Research

Sleep-Walking Neurons: Brain’s GPS Never Stops Working—Even During Sleep

In a study published in the journal Nature Neuroscience online and led by Gyorgy Buzsaki, MD, PhD,  researchers at NYU Langone Medical Center found that navigational brain cells that help sense direction are as electrically active during deep sleep as they are during wake time—and have visual and vestibular cues to guide them. Such information could be useful in treating navigational problems, among the first major symptoms of Alzheimer’s disease and other neurological disorders. Read more…


New Study Affirms the Role of Specialized Protein in Assuring Normal Cell Development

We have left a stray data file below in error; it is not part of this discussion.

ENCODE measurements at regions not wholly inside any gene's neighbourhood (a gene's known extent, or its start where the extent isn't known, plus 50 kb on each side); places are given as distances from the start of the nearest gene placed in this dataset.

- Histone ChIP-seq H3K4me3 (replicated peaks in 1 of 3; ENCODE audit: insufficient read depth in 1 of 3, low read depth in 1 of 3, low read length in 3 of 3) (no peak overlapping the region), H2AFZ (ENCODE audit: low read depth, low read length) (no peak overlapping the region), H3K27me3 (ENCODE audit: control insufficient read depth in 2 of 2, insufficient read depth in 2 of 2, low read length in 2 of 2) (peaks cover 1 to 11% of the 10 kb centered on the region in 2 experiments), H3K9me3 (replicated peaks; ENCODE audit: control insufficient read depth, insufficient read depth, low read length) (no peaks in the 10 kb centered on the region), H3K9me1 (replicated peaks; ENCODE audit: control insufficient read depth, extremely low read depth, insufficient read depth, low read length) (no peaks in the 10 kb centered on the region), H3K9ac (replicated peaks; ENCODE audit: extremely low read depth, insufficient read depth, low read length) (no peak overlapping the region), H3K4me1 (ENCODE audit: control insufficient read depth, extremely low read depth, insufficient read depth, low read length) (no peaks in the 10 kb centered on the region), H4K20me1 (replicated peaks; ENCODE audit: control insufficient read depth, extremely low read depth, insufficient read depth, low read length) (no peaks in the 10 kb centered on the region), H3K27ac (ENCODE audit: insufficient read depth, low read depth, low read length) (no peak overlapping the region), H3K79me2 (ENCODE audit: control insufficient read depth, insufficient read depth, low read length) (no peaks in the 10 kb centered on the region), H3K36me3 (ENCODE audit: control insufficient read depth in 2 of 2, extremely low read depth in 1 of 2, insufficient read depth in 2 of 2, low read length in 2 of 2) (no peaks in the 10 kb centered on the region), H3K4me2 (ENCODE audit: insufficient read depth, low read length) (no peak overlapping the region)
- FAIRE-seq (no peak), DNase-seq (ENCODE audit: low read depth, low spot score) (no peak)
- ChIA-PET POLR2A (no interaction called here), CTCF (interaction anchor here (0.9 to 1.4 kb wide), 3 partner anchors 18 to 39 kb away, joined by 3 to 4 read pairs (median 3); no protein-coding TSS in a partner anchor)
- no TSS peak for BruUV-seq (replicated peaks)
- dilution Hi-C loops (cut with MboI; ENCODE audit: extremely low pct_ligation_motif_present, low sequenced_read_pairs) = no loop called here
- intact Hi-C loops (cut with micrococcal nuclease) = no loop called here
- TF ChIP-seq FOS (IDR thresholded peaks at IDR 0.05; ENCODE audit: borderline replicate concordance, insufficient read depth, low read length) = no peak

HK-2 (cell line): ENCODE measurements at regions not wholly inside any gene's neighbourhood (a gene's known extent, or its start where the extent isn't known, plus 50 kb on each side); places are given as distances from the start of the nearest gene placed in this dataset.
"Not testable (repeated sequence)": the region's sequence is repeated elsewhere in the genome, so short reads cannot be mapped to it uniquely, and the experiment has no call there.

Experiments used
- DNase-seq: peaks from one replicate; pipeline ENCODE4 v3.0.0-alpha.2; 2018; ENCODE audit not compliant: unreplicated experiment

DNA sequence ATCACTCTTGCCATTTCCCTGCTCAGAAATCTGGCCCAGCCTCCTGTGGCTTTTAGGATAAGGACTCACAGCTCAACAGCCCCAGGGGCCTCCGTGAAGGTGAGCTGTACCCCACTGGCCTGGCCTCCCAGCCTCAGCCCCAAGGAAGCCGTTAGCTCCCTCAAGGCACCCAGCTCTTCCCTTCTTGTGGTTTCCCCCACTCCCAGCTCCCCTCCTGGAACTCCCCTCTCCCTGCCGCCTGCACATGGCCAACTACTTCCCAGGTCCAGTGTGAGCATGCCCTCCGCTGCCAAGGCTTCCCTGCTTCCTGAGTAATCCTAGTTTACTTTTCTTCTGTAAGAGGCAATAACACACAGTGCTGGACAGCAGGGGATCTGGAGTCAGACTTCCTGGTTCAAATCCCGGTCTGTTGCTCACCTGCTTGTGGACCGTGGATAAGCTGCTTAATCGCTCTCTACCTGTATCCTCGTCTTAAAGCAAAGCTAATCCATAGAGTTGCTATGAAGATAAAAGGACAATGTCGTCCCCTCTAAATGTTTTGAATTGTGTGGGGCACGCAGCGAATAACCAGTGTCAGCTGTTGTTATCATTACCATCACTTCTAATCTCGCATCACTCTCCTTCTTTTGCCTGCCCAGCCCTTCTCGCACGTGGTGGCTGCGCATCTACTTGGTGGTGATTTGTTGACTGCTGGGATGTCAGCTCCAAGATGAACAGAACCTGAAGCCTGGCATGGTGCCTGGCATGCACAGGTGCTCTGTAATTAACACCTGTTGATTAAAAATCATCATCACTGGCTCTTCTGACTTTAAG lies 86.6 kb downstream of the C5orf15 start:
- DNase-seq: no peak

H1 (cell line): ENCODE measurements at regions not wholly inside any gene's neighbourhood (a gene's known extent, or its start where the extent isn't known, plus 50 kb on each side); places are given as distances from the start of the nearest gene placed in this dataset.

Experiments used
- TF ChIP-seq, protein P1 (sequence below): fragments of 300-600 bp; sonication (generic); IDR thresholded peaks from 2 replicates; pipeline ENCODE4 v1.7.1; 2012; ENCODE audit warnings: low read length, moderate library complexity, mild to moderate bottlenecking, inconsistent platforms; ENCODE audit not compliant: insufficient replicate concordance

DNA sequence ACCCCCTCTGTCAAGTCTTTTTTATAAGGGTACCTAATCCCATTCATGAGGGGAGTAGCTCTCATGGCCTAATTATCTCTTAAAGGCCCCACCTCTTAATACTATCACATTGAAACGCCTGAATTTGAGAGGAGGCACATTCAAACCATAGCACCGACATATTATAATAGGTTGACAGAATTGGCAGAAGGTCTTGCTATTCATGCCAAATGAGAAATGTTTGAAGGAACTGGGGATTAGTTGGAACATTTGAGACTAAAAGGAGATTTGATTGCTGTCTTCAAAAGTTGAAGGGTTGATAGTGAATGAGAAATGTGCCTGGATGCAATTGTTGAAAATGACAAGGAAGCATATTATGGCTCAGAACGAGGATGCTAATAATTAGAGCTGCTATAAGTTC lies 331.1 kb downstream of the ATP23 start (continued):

Scientists at NYU Langone Medical Center and New York University have demonstrated that a specialized DNA-binding protein called CTCF is essential for the precise expression of genes that control the body plan of a developing embryo. The findings, published online in Science, add important details to how so-called Hox genes help cells keep their positions straight and in the right positions back to front. “Previous research has shown that CTCF acts as a key insulating barrier to prevent mistakes in cells as they multiply and differentiate,” says Varun Narendra, the study’s lead author, and a 5th-year PhD student in developmental biology at NYULMC and HHMI. Read more...